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Toxicological information

Exposure related observations in humans: other data

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Administrative data

Endpoint:
exposure-related observations in humans: other data
Type of information:
migrated information: read-across from supporting substance (structural analogue or surrogate)
Adequacy of study:
supporting study
Reliability:
1 (reliable without restriction)
Rationale for reliability incl. deficiencies:
other: Well-conducted ex vivo clinical study

Data source

Reference
Reference Type:
publication
Title:
Cyclooxygenase-1 and Cyclooxygenase-2 selectivity of widely used nonsteroidal anti-inflammatory drugs
Author:
Cryer B, Feldman M
Year:
1998
Bibliographic source:
Am. J. Med., 104, 413-421

Materials and methods

Type of study / information:
Inhibitory effects of the drugs on COX-1 and COX-2 in blood and their ability to inhibit prostaglandin synthesis in the stomach
Endpoint addressed:
not applicable
Test guideline
Qualifier:
no guideline required
Principles of method if other than guideline:
volunteer ex vivo clinical study
GLP compliance:
not specified

Test material

Reference
Name:
Unnamed
Type:
Constituent
Details on test material:
- Name of test material (as cited in study report): Salicylic acid from Sigma Chemical Co., St Louis, Missouri

Method

Ethical approval:
other: Study approved by the Human Studies Subcommittee of the Dallas Department of Veterans Affairs Medical Center
Details on study design:
16 non-smoking healthy volunteers (6 men, 10 non-pregnant women) between the ages of 23 and 46 years, not currently taking NSAIDs or other potentially confounding medications..
25 NSAIDs including salicylic acid and acetylsalicylic acid were studied.
Exposure assessment:
measured
Details on exposure:
Venous blood was obtained on study days 1 and 10 for COX-1 and COX-2 whole blood assays. Each subject underwent endoscopy with mucosal biopsy. NSAIDs were studied at 6 concentrations ranging from 0 to 100 µM (n = 5 for each). Blood was assayed each day for serum-generated thromboxane B2 synthesis (COX-1 assay) and for lipopolysaccharide-stimulated prostaglandin E2 synthesis (COX-2 assay). In addition, gastric biopsies from the same volunteers were incubated with each drug ex vivo and mucosal prostaglandin E2 synthesis measured.

Results and discussion

Results:
The concentrations (IC50) of the test compounds that inhibited 50% of cyclooxygenase (COX) activity in blood and gastric mucosa for SA, ASA and the most and least potent of the tested drugs were:

COX-1 IC50:
Ketoprofen: 0.11 uM (ranked 1/25)
ASA: 4.45 uM (ranked 10/25)
SA: >100 uM (ranked 24/25)
Salsalate: > 100 uM (ranked 25/25)

COX-2 IC50:
Diclofenac: 0.01 uM (1/25)
ASA: 13.88 uM (ranked 16/25)
SA: 14.08 uM (ranked 18/25)
Salsalate: 39,90 uM (ranked 25/25)

Gastric mucosa:
ASA: 0.03 uM (ranked 1/25)
SA:: > 100 uM (ranked 20/25)
Dexamethasone: > 100 uM (ranked 25/25)

SA did not inhibit COX-1 up to the highest concentration tested and had low COX-2 inhibitory potency.
ASA had low COX-1 and COX-2 inhibitory potencies, with moderate selectivity for COX-1. ASA had the most potent effect on gastric mucosa, with SA having no effect.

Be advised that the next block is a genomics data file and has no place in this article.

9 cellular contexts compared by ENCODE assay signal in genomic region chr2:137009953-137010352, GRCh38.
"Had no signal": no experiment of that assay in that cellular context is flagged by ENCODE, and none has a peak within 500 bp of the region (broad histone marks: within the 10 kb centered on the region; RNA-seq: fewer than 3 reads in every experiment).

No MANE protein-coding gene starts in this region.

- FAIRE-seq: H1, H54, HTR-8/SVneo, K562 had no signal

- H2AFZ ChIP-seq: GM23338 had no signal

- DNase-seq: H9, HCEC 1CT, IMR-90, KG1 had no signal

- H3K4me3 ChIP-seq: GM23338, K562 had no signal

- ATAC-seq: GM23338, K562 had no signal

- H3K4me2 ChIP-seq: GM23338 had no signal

Any other information on results incl. tables

Inhibitory effects of NSAIDs on gastric prostaglandin E2 synthesis correlated withCOX-1 inhibitory potency in blood (P<0.001) and withCOX-1 selectivity (P<0.01), but not withCOX-2 inhibitory potency. EvenCOX-2 "selective" NSAIDs still had sufficientCOX-1 activity to cause potent inhibitory effects on gastric prostaglandin E2 synthesis at concentrations achieved in vivo. No currently marketed NSAID, even those that areCOX-2 selective, spare gastricCOXactivity at therapeutic concentrations. Thus, all NSAIDs should be used cautiously until safer agents are developed.

Applicant's summary and conclusion

Conclusions:
SA does not inhibit COX-1, has low COX-2 inhibitory potency and has no effect on gastric mucosa.
Executive summary:

An ex vivo clinical study (Cryer, 1998) investigated the COX-selectivity of several NSAIDs in healthy men and women. The effects of the drugs was measured in whole blood and the effects of the same drugs in the stomach were studied by measuring ex vivo rates of prostaglandin synthesis in human gastric mucosal biopsies exposed to these agents. Inhibitory effects of the drugs onCOX-1 andCOX-2 in blood with their ability to inhibit prostaglandin synthesis in the stomach were compared. 25 anti-inflammatory, analgesic and other drugs of interest –including acetylsalicylic acid, salicylic acid - were studied at 6 concentrations ranging from 0 to 100 µM (n = 5 for each). Blood was assayed each day for serum-generated thromboxane B2 synthesis (COX-1 assay) and for lipopolysaccharide-stimulated prostaglandin E2 synthesis (COX-2 assay). In addition, gastric biopsies from the same volunteers were incubated with each drug ex vivo and mucosal prostaglandin E2 synthesis measured.

SA did not inhibitCOX-1 up to the highest concentration tested and had lowCOX-2 inhibitory potency.

ASA had lowCOX-1 andCOX-2 inhibitory potencies, with moderate selectivity forCOX-1. ASA had the most potent effect on gastric mucosa, with SA having no effect.

Inhibitory effects of NSAIDs on gastric prostaglandin E2 synthesis correlated withCOX-1 inhibitory potency in blood (P<0.001) and withCOX-1 selectivity (P<0.01), but not withCOX-2 inhibitory potency. EvenCOX-2 "selective" NSAIDs still had sufficientCOX-1 activity to cause potent inhibitory effects on gastric prostaglandin E2 synthesis at concentrations achieved in vivo. No currently marketed NSAID, even those that areCOX-2 selective, spare gastricCOXactivity at therapeutic concentrations. Thus, all NSAIDs should be used cautiously until safer agents are developed.